Mike Kueber's Blog

November 30, 2014

Comprehensive immigration reform, according to Kueber

Ruben Navarrette, Jr. is my favorite columnist on the subject of immigration reform. Although he tends to be liberal, he is the closest thing to an “honest broker” that I have encountered. He won my support as fair minded a while back when he declared that illegal immigrants have no right to demand anything from America; rather, America needs to do what is best for itself, including being generous and humane.

Navarrette’s column this week exemplified his maverick streak. Instead of explaining why President Obama’s executive order was a step in the right direction, he pointed out something the mainstream media has studiously avoided.  He suggested that Obama’s order perversely confirmed something that conservatives have charged for many years; namely, that the citizenship granted to babies born to illegal immigrants in America would be used as an anchor to keep all of them in America.

As I reflected on Navarrette’s column and anchor babies while on my bike ride yesterday, I had an epiphany about solving the problem with illegal immigration. The solution to comprehensive immigration reform has been intractable because liberals want to focus on providing some form of amnesty to the 11 million immigrants already here illegally while conservatives want to ignore those people until the danger of additional illegal immigration is eliminated (via an impregnable fence). Navarrette’s column suggested to me a common ground. Instead of building an impregnable fence before granting amnesty, the government can provide the necessary assurances to conservatives by eliminating the magnets that continue to attract illegal immigrants. What are the magnets:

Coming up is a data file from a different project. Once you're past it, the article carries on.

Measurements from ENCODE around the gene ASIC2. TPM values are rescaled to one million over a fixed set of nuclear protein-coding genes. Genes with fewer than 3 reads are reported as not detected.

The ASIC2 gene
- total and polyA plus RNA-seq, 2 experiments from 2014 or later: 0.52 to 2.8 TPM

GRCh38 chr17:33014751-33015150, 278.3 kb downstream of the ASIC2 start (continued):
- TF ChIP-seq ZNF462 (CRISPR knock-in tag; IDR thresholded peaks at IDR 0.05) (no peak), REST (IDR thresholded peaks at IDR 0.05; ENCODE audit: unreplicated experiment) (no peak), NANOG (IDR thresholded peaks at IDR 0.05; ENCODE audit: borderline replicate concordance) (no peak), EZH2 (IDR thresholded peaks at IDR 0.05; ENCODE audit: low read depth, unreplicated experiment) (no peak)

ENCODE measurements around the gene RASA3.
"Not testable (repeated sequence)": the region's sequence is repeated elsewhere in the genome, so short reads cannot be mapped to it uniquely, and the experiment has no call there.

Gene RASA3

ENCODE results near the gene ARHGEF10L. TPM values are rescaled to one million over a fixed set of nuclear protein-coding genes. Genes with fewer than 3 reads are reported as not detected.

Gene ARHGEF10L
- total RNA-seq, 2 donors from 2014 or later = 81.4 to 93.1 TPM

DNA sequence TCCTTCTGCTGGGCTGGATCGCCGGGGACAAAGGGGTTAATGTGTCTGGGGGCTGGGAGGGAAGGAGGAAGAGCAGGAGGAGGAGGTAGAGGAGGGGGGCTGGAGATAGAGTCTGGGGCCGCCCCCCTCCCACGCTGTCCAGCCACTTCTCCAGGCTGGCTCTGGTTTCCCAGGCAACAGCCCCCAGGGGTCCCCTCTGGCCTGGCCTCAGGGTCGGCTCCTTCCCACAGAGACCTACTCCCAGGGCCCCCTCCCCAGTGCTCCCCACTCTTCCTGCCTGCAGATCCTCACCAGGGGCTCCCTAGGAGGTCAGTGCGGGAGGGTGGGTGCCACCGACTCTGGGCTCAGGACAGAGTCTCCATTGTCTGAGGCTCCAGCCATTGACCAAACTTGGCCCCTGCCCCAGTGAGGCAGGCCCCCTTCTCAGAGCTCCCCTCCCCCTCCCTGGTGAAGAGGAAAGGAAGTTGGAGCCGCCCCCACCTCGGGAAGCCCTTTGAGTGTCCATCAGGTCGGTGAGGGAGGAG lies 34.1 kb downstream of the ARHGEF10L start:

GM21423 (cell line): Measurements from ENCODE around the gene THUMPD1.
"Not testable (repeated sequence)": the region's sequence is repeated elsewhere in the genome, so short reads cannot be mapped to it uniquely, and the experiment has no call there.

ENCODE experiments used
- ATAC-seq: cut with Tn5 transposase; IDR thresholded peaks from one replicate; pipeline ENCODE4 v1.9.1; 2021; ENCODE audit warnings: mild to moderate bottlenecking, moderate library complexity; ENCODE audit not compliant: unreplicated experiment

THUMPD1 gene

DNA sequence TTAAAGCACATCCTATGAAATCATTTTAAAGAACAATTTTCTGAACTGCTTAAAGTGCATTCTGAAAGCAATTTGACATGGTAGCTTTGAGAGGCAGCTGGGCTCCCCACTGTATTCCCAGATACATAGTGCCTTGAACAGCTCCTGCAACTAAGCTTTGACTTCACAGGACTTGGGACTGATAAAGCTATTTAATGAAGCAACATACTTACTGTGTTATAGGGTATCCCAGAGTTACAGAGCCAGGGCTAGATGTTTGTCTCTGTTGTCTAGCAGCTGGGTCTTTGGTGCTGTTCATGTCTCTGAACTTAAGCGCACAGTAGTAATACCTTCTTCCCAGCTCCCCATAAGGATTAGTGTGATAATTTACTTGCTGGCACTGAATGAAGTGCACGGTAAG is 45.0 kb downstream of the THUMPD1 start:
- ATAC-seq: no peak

1. Birthright citizenship. American citizenship is one of the most valuable things that parents can provide their baby, so it is natural that parents will do whatever is necessary to make that happen. That is a huge magnet. Although the constitution does not clearly provide for birthright citizenship, the courts have so held, and therefore to correct this unintended drafting consequence, Congress will need to pass appropriate legislation or amend the constitution.
  2. Public schools. Another huge magnet for illegal immigration is the public schooling that is provided to children who are here illegally. Once again, this magnet is based on a tenuous ruling by the courts (Plyler v. Doe)  and the ruling needs to be reversed, either through statute or constitutional amendment.
  3. Sanctuary cities. The federal government is quick to suppress state and local jurisdictions that want to help the feds enforce laws against illegal immigration. This action is usually based on the argument that federal law pre-empts any other jurisdiction from interfering. If the feds can take action to prevent local government from helping enforce the immigration laws, then it should be easy to take action to prevent local government from obstructing enforcement of immigration laws through various sanctuary-city policies.
  4. Jobs. I’m not sure why so many employers are able to hire so many illegal immigrants with impunity. These laws needs more teeth.

With the elimination of these magnets, I think conservatives could be persuaded to expand President Obama’s executive order to apply to all law-abiding illegal immigrants who have been in the country more than five years. This would not provide special status to parents of anchor babies and would not mandate an impregnable fence, but it would recognize that America feels some responsibility for allowing these people to take root in America.

I think we could all live with this result.